Trademarking Racial Slurs, Swear Words and Swastikas

The disparaging restriction is out. Is the scandalous clause next?

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The Lanham Act is a federal law governing patents and trademarks. Its provisions describe what types of words, phrases and ideas can be afforded federal trademark protection, as well as what cannot. Since its enactment in 1946, trademarks have not been permitted where they are immoral, deceptive, scandalous or disparaging.
 
What this means has been the subject of case law analysis for years. An application for a trademark with the U.S. Patent and Trademark Office (PTO) is assessed by a staffer reviewing the application, based on guidance from PTO’s internal policies. For 70 years, the disparagement prohibition has largely withstood challenge and been interpreted with a degree of deference.
 
But recently, the disparagement clause received a death blow. The U.S. Supreme Court decided in Matal v. Tam that the Lanham Act’s rejection of proposed trademarks for being amounts to precisely the kind of viewpoint censorship prohibited by the First Amendment.
 
The decision came in a case arising from a Portland, Oregon, rock band who sought to trademark their name: The Slants. All four members of the band are Asian-American, a fact that precipitated the PTO denial of their application based on the disparagement clause. The band appealed, claiming violation of their First Amendment free speech rights. They acknowledged the historically disparaging nature of the term they chose, noting their intention to “reclaim” a racial slur by using it on their own terms. The PTO had applied its standard of assessing that a “substantial composite” of the “referenced group” (in this case, presumably Asian-Americans) would find the term offensive.
 
Constitutional legal analysis can present a kind of logic shell game, carving out rules and exceptions that leave many of us in a puzzled haze. Here, the Court left no quarter, holding that the disparagement clause of the Lanham Act violates the free speech clause of the First Amendment. Justice Alito, writing the unanimous portion of the Court’s opinion, states, “If there is a bedrock principle underlying the First Amendment, it is that the government may not prohibit the expression of an idea simply because society finds the idea itself offensive or disagreeable.”
 
For those who find that The Slants’ membership in a historically disparaged community allows for more righteous intent, this is not only irrelevant to the Court’s ruling, but precisely not the point. The concurring opinion notes that preference for a particular intent is “the essence of viewpoint discrimination”–unacceptable censorship on behalf of one perspective over another.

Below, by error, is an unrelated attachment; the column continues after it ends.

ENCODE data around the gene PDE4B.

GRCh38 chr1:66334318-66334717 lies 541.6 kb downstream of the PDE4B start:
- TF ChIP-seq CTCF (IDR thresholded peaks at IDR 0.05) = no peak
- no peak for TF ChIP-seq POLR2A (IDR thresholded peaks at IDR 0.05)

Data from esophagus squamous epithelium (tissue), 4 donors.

Therefore, it’s not only those who have been historically disparaged who may utilize an “offensive” term, but also others, including those who may even seek to offend. For example, the Washington Redskins football team, which has been fighting since 2014 over their cancelled trademark, will likely have their trademark rights restored. Whether the team should retain the name is another matter, but it may no longer be denied trademark protection on the basis that some find the name insulting.
 
So, the disparagement clause is out. The Slants are in. Now what?
 
There has been some activity in applications for previously banned trademarks. Seven applications were filed in the two months following the Tam decision to trademark variations on the N-word, as well as one for the swastika. Random pursuits to trademark a word or symbol won’t fly; it’s still required that use of the term or phrase be unique and associated with the applicant’s brand. As to the swastika, that image has been in broad use and would be hard to claim as identifying to a degree that allowed for exclusive ownership.
 
“Most corporate clients don’t have the types of marks that have this problem,” says Jamil Alibhai, a trademark and patent litigator at Munck Wilson Mandala in Dallas. Alibhai notes the Supreme Court decision is significant, but yet not likely to have much impact on his firm’s practice. “A trademark lawyer in our office was telling me that she’s never had a rejection based on the disparagement clause.”
 
The “scandalous” clause of the Lanham Act remains unclear. In addition to the First Amendment issue, Alibhai observes, “the potentially bigger issue is that the tests that the PTO has been applying have been vague. It’s not clear what falls within profane or sexual or otherwise objectionable marks. It’s them deciding whether it’s profane based upon some standard that’s not certain.”
 
A case currently awaiting federal appellate outcome addresses a clothing designer seeking to trademark his company’s brand:  FUCT. “The other one that I’ve heard of is where someone was wanting to register the name ‘Cocksuckers’ for lollipops,” Alibhai adds.
 
If you have applied for a trademark and were denied on the basis of disparagement or any of its related concepts, talk to a trademark and patent lawyer about your case and how changed circumstances may affect you. 

Texas

For 70 years, the disparagement prohibition has largely withstood challenge and been interpreted with a degree of deference. But recently, the disparagement clause received a death blow.

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